|Village Centre||The Grapes|
|The Horseshoe||Village Scene|
|Market Hall Pediment||Crewe & Harpur Arms|
|Saint Bartholomew's Church||The Tower|
|The Nave||Image of St. Bertram|
|Mediaeval Font||Grave of William Billinge|
Longnor lies south east of Buxton on a ridge between the rivers Dove and Manifold. It is a popular centre for walkers and has four public houses. The Market Hall of 1873, now houses a shop and tea-room.
St. Bartholomew's dates mainly from 1780. It has a wide nave with no aisles and no separation between the nave and the chancel. There is a west gallery but formerly there were other galleries and new windows were put in to light them in 1812. The upper level of windows can no longer be seen from inside because of the ceiling. The font is believed to be Norman. There is a modern statue depicting St. Bertram at the east end of the nave. St. Bertram Shrine is at Ilam. He lived in the early 8th century and visited Ireland where he met and eloped with a princess. According to legend, he returned to Mercia and when his wife went into labour while travelling she took shelter in Thor's cave at Wetton while Bertram went for help. On his return both mother and child had been eaten by wolves. Bertram then devoted his life to Christianity and with his friend Guthac, established a cell at Crowland from which there developed Crowland Abbey. When Guthac died, in 714, (other sources give the date as 700) Bertram went to Stafford and later to Ilam.
William Billinge is one of Longnor's most celebrated sons. He lived to the age of 112 having been born in the village in 1679. The current gravestone is not the original but one made in 1903 as a copy of the original. The inscription reads:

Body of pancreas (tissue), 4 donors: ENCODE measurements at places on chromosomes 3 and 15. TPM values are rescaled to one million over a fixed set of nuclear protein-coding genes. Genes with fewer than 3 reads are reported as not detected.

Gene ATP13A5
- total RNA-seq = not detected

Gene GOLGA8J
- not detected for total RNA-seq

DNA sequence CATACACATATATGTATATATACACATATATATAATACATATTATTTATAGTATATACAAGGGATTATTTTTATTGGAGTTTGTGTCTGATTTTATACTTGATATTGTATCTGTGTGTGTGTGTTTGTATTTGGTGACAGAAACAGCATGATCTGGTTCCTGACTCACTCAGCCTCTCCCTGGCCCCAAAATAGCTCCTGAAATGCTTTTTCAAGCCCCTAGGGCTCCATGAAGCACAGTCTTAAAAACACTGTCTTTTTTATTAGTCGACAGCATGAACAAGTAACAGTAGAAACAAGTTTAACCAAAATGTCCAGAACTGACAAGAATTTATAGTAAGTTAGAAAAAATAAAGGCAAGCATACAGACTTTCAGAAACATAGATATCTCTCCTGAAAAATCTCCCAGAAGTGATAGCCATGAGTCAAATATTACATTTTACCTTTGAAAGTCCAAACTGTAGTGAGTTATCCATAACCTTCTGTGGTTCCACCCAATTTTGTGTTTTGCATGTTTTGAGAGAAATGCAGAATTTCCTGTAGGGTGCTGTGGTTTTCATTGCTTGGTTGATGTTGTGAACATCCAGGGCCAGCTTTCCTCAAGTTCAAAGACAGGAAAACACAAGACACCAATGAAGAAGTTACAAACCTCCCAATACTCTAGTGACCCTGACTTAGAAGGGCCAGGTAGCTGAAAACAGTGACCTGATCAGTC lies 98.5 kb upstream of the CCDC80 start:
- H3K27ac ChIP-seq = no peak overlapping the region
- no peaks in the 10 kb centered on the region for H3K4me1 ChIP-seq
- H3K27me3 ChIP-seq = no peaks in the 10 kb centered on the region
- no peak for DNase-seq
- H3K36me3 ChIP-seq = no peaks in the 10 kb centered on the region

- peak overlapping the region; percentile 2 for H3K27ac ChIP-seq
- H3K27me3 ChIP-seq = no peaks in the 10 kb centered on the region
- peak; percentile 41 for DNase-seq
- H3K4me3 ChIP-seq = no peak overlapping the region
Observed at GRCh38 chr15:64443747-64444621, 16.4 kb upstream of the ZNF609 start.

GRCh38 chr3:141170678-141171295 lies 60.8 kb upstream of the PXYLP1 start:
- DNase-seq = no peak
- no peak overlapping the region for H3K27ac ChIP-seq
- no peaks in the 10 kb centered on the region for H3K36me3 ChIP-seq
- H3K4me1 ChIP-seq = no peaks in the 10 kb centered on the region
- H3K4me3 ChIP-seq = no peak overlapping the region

In Memory of William Billinge who was born in a Cornfield at Fawfieldhead in this Parish in the Year 1679. At the age of 23 years he enlisted into His Majesty's Service under Sir George Rooke, and was at the taking of the Fortress of Gibraltar in 1704. He afterwards served under the Duke of Marlborough at the ever Memorable Battle of Ramillies fought on the 23rd of May 1706, where he was wounded by musket shot in the thigh. He afterwards returned to his native country and with manly courage defended his Sovereign's rights at the Rebellion in 1715 and 1745. He died within the space of 150 yards of where he was born and was interred here the 30th of January 1791 aged 112 years.
"Billited by Death I quartered here remain. When the trumpet sounds I'll rise and march again."
Arthur Mee records that the original verse at the end of the inscription was as follows:
Conquests I shared in many a dreadful scene
With matchless Marlboro and with brave Eugene
To peaceful quarters billeted am I,
And here forgetful of my labours lie
Let me alone awhile, asleep, not slain,
And when the trumpet sounds I'll march again.
|School||Village Scene in July 2008|
|Georgian House||Horseshoe Inn|
The Buildings of England, Staffordshire, by Nikolaus
Pevsner, Penguin, 1974, ISBN 0 14 071046 9
The Old Parish Churches of Staffordshire, by Mike Salter, Folly Publications, 1996, ISBN 1871731 25 8
The King's England, Staffordshire, by Arthur Mee, Hodder and Stoughton, London, first published in 1937.
Pamphlet on St. Bertram, available in the church for 20 pence.